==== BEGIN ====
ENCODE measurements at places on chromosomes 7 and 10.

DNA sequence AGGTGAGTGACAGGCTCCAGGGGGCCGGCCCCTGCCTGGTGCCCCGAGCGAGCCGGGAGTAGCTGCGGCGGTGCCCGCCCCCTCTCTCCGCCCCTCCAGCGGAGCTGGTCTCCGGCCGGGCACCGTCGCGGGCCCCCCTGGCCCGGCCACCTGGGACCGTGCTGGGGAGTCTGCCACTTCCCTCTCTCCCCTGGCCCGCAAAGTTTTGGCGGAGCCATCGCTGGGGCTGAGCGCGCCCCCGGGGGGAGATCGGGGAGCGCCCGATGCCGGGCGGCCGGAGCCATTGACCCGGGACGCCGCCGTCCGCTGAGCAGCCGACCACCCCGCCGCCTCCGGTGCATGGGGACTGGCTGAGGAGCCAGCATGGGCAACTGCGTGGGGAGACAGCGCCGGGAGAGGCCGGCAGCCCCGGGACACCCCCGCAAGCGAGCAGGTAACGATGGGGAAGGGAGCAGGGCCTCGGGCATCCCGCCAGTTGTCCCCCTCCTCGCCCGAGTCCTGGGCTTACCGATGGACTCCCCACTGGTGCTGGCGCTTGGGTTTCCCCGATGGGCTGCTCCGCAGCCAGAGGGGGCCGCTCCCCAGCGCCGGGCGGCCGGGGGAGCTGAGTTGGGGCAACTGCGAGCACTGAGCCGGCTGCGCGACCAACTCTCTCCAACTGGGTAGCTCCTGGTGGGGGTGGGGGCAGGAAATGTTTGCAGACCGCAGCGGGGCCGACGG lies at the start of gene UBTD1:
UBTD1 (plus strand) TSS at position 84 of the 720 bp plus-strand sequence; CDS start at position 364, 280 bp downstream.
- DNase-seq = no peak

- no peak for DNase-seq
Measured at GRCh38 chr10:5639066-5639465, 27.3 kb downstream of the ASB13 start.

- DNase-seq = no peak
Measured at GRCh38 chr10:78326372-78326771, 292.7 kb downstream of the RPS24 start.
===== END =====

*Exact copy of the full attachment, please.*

ENCODE measurements at places on chromosomes 7 and 10.

DNA sequence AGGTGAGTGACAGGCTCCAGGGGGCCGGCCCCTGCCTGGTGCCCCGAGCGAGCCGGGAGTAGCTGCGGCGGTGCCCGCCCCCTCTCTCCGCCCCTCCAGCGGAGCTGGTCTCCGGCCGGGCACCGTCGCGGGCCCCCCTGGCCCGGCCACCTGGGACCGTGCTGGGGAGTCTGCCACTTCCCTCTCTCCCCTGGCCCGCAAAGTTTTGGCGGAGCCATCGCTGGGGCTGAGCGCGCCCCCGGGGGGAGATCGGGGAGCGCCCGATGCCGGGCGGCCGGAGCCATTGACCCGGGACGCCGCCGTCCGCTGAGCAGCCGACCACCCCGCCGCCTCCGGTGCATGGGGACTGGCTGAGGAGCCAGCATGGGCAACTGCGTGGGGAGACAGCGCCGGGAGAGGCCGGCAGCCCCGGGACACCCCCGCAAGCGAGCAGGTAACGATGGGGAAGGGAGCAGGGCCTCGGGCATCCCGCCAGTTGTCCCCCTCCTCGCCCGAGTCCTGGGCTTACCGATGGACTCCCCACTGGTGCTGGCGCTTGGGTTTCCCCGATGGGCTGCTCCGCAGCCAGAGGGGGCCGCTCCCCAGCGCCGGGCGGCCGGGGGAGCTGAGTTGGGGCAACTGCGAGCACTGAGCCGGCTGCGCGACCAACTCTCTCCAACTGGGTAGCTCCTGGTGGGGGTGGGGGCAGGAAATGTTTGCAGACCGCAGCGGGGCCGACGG lies at the start of gene UBTD1:
UBTD1 (plus strand) TSS at position 84 of the 720 bp plus-strand sequence; CDS start at position 364, 280 bp downstream.
- DNase-seq = no peak

- no peak for DNase-seq
Measured at GRCh38 chr10:5639066-5639465, 27.3 kb downstream of the ASB13 start.

- DNase-seq = no peak
Measured at GRCh38 chr10:78326372-78326771, 292.7 kb downstream of the RPS24 start.